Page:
Robert Williamson pleaded guilty Monday to three charges for his role in a bribery scheme involving former workers in the district attorney’s office.
Williamson pleaded guilty to conspiracy, one count of bribery and Social Security fraud, according to his attorney, Thomas Damico of Baton Rouge.
Jury selection began Monday morning, but Williamson signed a plea agreement Monday afternoon admitting to his role in three charges of the nine for which he was indicted.
“My client takes full responsibility for what he’s done,” Damico said. “He signed a plea agreement and he just wanted to get this behind him for the benefit of himself and his family.”
Williamson faces up to five years in prison on the conspiracy charge, up to 10 years on the bribery charge and up to five years on the Social Security fraud charge.
Jury selection began Monday in the high-profile case of Robert Williamson, a former Lafayette private investigator accused of bribing several former workers in the district attorney’s office.
Williamson faces one count of conspiracy, six counts of bribery, one count of Social Security fraud and one count of making a false statement to a federal agent.
A former assistant district attorney and two former secretaries in the district attorney’s office of the 15th Judicial District pleaded guilty to charges in the case and agreed to assist with the case against Williamson.
Former long-time District Attorney Mike Harson was not implicated in the bribery scheme, but federal officials said his lack of oversight allowed the scheme to take place. Harson lost his bid for re-election last fall to Keith Stutes, one of his former assistant district attorneys who conducted an internal investigation into the bribery scheme and retired after providing the results to Harson and the Louisiana Attorney General.
Fifty-seven potential jurors gathered at the federal courthouse in Lafayette Monday morning before U.S. District Judge Elizabeth Foote for vetting. Foote said jury selection will probably be the only thing to take place Monday.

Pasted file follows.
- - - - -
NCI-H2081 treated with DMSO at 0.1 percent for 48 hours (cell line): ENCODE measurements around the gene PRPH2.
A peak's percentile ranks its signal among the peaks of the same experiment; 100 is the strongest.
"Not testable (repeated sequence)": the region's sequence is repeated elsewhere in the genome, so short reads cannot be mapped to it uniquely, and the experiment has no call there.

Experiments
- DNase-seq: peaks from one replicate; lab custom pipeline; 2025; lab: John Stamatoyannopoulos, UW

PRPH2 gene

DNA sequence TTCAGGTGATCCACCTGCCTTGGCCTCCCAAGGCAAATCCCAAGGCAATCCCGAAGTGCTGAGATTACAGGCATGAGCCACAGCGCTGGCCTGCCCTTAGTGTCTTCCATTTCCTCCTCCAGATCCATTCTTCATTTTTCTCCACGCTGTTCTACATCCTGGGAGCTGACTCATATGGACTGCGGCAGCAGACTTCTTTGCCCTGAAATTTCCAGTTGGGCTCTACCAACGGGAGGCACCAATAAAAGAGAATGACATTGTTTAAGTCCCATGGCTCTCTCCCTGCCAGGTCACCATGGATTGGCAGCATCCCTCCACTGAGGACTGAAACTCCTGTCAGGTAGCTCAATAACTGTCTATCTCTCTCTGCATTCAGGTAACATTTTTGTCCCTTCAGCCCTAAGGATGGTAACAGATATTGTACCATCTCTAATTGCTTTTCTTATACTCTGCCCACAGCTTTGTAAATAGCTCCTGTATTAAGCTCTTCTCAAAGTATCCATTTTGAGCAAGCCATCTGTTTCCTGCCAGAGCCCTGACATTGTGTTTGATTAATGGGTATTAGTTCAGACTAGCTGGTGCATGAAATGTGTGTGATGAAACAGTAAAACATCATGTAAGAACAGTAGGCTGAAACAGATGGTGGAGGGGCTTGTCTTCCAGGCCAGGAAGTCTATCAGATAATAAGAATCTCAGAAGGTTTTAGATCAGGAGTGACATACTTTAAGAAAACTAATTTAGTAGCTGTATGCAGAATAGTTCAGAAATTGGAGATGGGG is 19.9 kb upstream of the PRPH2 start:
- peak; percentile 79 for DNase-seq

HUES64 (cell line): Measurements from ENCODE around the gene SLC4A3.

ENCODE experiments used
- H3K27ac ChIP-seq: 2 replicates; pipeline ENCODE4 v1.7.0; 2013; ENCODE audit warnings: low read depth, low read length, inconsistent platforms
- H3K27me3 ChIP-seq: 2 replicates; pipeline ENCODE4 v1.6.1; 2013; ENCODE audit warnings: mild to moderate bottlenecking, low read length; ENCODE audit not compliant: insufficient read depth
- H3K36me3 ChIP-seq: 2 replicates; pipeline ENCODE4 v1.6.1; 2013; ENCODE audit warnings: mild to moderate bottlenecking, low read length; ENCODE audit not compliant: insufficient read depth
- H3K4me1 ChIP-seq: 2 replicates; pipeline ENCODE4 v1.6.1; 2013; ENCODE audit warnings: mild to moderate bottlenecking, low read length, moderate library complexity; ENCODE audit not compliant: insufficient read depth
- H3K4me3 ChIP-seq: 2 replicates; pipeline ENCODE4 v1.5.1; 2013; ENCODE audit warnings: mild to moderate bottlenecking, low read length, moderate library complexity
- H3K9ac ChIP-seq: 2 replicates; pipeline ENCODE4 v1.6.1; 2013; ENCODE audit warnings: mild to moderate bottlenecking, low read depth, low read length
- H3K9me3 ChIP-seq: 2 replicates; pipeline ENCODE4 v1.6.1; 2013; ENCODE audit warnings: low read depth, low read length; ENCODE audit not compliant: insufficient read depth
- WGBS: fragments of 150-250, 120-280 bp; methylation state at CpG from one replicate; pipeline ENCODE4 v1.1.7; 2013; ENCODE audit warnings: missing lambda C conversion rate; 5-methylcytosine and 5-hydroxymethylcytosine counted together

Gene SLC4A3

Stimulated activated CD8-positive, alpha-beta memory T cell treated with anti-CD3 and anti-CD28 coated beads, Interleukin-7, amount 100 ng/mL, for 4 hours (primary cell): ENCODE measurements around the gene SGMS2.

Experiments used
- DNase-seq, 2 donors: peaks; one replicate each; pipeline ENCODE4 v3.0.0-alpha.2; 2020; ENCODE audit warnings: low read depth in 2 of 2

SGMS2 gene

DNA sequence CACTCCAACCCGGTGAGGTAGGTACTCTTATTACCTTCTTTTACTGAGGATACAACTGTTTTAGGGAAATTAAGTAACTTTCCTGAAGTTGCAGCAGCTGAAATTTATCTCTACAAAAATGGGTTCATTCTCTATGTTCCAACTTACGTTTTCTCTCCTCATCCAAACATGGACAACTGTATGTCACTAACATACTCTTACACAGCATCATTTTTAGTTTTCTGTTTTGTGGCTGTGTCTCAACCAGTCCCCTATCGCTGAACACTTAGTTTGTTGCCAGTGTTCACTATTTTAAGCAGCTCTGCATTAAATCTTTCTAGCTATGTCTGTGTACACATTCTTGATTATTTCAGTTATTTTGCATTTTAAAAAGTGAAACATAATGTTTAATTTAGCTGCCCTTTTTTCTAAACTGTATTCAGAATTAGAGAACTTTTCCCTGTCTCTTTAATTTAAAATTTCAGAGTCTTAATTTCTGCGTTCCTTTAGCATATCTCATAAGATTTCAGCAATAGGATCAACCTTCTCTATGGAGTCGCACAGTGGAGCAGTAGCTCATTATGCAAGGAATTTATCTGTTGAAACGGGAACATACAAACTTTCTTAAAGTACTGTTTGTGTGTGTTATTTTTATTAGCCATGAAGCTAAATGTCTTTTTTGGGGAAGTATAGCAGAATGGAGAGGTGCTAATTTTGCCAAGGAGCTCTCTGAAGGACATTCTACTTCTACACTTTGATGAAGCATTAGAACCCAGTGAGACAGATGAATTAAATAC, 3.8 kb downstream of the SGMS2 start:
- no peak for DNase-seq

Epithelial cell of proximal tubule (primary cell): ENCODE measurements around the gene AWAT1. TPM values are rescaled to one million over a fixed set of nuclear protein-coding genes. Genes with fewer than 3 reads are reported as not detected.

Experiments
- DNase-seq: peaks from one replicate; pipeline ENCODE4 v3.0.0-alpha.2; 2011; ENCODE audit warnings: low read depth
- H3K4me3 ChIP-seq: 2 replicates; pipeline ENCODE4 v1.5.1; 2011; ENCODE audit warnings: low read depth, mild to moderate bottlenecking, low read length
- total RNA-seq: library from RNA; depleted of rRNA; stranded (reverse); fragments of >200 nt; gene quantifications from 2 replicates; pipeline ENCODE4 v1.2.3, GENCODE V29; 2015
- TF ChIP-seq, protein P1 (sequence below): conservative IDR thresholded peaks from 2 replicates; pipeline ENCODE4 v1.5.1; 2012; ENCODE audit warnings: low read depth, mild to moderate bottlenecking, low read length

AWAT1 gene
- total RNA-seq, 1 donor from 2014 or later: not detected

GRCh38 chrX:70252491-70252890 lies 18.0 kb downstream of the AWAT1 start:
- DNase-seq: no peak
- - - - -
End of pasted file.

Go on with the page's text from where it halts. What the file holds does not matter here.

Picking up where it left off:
Juror candidates completed a written two-page questionnaire Monday morning and were instructed to break for lunch and return to court at 12:30 p.m. to answer questions individually from attorneys and the judge.
Foote instructed potential jurors not to discuss the case with anyone, not to search for the case on Google or to communicate via social media “to keep the process pure.”
The only evidence jurors may consider is what is presented in the courtroom, she said.
“You are now an integral part of the process,” Foote said. “As potential jurors, you are about the process and it’s important we keep this process pure.”
The trial is expected to take about two weeks.
Federal officials allege that between March 1, 2008, and Feb. 27, 2012, Williamson offered cash and gifts to employees in the district attorney’s office to get his clients in the “immediate 894” process and bribed employees at the Acadiana Outreach Center to falsify community service verification for his clients.
Harson set up the immediate 894 process in which some offenders could complete the usual sentence for offenses like drunk driving before ever seeing a judge.
Federal officials allege Williamson, who is not an attorney, paid cash and other gifts to get clients into the program. By the time they saw a judge — at times outside the normal judicial docket — they had allegedly completed their community service work, drug abuse counseling and driver education courses. They could have the offense wiped from their record and their driver’s license reinstated before ever losing it.
Williamson also is accused of bribing former employees of the nonprofit Acadiana Outreach Center to forge documents used as proof that his clients completed community service work when they had not.